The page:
• reinforce the 5G service reliability by providing service continuity for M2M/IoT devices or for passengers onboard moving platforms (e.g., passenger vehicles-aircrafts, ships, high-speed trains, buses) or ensuring service availability anywhere especially for critical communications, future railway/maritime/aeronautical communications, and to
  • enable 5G network scalability by providing efficient multicast/broadcast resources for data delivery towards the network edges or even user terminal.

Satellite networks are expected to provide eMBB and/or mMTC services.

In terms of targeted use cases:

  • For eMBB service class: multi-connectivity, fixed and mobile cell connectivity via satellite or hybrid satellite/cellular, network resilience, trunking, edge network delivery, direct to node broadcast, direct to mobile broadcast, wide-area public safety, and local area public safety.
  • For mTC service class: wide-area IoT service and local area IoT service.

Where did the idea of the DYNASAT project come from?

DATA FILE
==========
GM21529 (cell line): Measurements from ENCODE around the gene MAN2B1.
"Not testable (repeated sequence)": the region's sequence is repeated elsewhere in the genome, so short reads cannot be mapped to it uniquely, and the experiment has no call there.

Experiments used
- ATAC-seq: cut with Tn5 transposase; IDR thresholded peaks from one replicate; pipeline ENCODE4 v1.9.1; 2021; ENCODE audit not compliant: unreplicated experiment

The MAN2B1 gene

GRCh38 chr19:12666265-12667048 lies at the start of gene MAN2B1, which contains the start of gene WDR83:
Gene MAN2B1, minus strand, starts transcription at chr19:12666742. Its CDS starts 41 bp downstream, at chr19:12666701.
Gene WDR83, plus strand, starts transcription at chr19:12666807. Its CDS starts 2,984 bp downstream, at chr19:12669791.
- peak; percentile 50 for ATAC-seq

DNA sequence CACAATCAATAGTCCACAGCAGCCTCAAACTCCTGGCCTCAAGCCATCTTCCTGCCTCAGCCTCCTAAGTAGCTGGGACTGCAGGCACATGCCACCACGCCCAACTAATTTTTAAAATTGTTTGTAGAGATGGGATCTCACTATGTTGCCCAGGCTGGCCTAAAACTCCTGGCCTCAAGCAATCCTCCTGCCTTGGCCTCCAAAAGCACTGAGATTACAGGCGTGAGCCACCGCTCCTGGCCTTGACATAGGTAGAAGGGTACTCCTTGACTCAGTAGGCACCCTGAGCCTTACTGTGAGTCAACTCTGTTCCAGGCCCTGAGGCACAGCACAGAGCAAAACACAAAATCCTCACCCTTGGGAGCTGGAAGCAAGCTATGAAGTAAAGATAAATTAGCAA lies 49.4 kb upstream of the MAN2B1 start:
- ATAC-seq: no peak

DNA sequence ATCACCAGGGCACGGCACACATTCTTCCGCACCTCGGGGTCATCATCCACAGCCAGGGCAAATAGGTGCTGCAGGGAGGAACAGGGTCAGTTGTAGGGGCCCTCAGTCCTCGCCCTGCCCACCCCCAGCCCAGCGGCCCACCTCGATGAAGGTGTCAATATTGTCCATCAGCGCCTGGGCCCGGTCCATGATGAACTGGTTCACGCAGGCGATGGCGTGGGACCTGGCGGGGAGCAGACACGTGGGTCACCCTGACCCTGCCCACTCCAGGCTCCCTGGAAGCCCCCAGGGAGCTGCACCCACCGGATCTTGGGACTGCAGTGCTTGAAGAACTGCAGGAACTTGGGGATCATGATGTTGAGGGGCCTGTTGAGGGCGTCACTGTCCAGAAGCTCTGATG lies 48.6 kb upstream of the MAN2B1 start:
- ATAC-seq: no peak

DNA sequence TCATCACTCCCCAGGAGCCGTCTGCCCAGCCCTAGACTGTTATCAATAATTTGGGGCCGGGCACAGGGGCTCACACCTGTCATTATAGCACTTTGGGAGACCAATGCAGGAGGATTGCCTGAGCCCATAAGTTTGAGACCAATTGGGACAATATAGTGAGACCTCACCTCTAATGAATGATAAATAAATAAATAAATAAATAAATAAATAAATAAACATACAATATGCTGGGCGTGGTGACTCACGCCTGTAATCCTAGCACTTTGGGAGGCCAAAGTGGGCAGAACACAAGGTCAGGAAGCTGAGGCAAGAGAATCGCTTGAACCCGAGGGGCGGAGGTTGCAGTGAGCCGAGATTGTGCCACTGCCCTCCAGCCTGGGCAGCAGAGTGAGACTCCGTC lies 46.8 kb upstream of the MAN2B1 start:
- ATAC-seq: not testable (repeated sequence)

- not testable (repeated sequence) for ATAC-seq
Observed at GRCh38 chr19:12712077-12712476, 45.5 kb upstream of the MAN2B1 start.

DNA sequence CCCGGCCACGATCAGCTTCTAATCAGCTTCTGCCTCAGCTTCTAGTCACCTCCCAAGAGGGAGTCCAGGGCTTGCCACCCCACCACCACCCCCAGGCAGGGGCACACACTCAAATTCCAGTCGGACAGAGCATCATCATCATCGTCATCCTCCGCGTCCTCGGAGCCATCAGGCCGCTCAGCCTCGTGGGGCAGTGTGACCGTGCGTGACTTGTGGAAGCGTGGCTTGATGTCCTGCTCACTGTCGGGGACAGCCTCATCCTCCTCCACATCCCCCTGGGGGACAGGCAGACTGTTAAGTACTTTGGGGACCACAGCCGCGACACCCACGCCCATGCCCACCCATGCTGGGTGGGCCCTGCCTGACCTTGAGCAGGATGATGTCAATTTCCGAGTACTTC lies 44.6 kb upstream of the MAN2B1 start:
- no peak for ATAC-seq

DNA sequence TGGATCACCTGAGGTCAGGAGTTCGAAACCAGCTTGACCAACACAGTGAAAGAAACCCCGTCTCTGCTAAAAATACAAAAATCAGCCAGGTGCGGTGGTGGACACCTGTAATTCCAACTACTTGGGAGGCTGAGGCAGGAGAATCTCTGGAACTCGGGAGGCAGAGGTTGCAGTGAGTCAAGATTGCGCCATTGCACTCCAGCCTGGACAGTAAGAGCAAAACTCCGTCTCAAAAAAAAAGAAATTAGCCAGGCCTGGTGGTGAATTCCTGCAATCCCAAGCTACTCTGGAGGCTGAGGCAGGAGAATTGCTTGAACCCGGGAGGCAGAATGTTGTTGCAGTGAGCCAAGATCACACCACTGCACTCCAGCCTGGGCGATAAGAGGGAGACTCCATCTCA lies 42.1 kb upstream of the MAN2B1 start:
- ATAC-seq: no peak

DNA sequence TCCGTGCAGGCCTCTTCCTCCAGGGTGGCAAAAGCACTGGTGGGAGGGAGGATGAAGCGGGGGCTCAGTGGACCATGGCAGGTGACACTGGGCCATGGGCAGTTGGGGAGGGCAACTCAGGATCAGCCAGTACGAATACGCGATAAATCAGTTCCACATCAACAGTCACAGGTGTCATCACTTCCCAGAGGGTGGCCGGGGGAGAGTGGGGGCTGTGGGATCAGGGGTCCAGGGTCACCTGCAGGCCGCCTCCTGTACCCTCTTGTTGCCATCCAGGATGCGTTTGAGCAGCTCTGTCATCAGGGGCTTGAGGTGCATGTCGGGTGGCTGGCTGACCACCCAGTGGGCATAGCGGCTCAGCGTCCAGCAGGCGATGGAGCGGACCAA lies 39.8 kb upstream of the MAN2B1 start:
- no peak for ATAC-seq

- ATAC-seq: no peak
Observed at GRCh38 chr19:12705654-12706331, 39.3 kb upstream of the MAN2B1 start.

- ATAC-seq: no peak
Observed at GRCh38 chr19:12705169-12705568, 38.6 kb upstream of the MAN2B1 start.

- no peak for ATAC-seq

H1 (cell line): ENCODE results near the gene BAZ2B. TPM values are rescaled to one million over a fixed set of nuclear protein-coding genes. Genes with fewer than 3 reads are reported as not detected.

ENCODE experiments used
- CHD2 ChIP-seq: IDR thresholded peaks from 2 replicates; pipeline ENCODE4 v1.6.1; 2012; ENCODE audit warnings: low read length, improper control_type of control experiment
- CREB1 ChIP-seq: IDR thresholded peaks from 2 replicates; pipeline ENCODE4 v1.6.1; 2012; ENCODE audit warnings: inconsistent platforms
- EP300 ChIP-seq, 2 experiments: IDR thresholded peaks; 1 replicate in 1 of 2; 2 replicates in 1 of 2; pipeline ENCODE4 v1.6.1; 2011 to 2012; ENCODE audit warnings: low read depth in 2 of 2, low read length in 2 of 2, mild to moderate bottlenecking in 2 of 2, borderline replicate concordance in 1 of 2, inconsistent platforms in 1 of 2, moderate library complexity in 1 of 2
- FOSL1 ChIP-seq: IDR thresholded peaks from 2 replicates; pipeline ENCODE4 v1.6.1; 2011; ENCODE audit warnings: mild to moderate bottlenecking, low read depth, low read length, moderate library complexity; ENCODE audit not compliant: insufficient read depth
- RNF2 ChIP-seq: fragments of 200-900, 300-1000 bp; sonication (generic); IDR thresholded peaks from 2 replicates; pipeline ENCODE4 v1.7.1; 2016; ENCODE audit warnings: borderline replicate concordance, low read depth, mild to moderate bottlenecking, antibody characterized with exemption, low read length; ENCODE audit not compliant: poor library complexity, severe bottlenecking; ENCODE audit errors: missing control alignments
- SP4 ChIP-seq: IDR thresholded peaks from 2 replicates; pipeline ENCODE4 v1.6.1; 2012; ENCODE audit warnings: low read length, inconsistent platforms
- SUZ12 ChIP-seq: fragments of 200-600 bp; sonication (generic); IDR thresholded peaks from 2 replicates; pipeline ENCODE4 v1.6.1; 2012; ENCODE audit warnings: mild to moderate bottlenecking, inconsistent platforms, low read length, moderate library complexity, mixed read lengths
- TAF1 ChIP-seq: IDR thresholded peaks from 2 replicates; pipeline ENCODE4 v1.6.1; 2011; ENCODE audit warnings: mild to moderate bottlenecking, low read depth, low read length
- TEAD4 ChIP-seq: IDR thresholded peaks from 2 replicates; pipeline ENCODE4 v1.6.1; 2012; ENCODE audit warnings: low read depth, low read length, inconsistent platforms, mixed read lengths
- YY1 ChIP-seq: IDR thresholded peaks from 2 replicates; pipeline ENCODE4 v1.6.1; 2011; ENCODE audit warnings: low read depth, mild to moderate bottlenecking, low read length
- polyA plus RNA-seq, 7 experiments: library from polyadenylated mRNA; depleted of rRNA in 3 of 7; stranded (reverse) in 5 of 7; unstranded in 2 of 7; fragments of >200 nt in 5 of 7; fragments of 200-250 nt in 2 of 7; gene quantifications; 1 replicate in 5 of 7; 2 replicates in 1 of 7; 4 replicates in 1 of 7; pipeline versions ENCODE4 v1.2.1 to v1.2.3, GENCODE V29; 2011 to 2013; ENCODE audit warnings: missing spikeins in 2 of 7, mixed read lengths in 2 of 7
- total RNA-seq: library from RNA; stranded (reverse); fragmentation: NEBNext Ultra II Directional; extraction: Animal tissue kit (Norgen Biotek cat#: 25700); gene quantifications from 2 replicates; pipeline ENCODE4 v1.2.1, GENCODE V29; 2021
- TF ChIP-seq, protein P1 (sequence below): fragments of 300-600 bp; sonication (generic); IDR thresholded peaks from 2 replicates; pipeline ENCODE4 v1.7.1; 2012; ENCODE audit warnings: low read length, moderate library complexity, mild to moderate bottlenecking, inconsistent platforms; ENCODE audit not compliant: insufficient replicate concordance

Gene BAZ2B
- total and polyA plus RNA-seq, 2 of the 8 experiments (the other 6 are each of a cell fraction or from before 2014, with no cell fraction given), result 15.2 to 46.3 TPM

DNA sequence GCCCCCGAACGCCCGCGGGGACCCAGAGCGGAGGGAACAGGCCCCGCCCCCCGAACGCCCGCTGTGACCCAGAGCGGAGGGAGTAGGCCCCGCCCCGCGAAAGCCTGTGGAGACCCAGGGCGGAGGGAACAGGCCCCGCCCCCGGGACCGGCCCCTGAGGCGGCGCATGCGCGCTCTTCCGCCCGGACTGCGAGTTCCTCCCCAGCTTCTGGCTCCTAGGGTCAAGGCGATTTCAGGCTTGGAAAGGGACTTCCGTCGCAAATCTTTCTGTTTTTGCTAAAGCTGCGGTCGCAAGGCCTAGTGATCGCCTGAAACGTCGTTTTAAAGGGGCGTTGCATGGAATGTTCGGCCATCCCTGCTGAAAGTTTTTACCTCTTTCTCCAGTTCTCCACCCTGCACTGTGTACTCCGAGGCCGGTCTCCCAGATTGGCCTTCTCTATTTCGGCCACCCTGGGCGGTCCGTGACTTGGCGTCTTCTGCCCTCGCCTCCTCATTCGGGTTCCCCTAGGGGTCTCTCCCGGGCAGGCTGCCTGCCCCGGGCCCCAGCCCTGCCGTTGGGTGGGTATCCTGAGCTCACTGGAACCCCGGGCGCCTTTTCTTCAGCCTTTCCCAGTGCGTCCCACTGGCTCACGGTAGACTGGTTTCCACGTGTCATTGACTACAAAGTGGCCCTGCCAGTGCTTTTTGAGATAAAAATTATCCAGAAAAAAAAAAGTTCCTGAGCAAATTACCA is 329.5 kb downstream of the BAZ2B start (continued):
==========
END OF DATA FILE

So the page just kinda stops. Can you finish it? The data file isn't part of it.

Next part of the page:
In 2002, I started researching with Prof. Barry Evans, Prof. Giovanni Corazza, Prof. Alessandro Vanelli, and my colleague Christophe Nussli on a satellite broadcast component for the 3G network in various research projects supported by the European Commission (FP5 MoDiS, FP6 MAESTRO). These projects were in the continuity of previous projects (FP3 SINUS, FP4 SAINT, and FP5 SATIN projects) which investigated different scenarios for the integration of satellite with 3G UMTS systems at radio and core network level, in which Alcatel Espace (Thales Alenia Space) was involved) as well as related technical aspects.

The concept of the satellite systems integrated with mobile networks was not a new one. Alcatel Space (now Thales Alenia Space), Loral (now SS Loral) Qualcomm, Vodafone, and Orange were involved during the ‘90s in the design of the Globalstar system (whose initial name was CellSat). The key assumption was to integrate this LEO satellite network into a GSM one, as the GSM ecosystem was emerging. My colleague Cyril Michel had been involved in the initial system of Globalstar, including the standardization & engineering aspects. The radio air interface had been designed to be very close to the IS-95 terrestrial one, and the objective was that the user could use the same user equipment for a cellular mobile terrestrial network or a satellite one.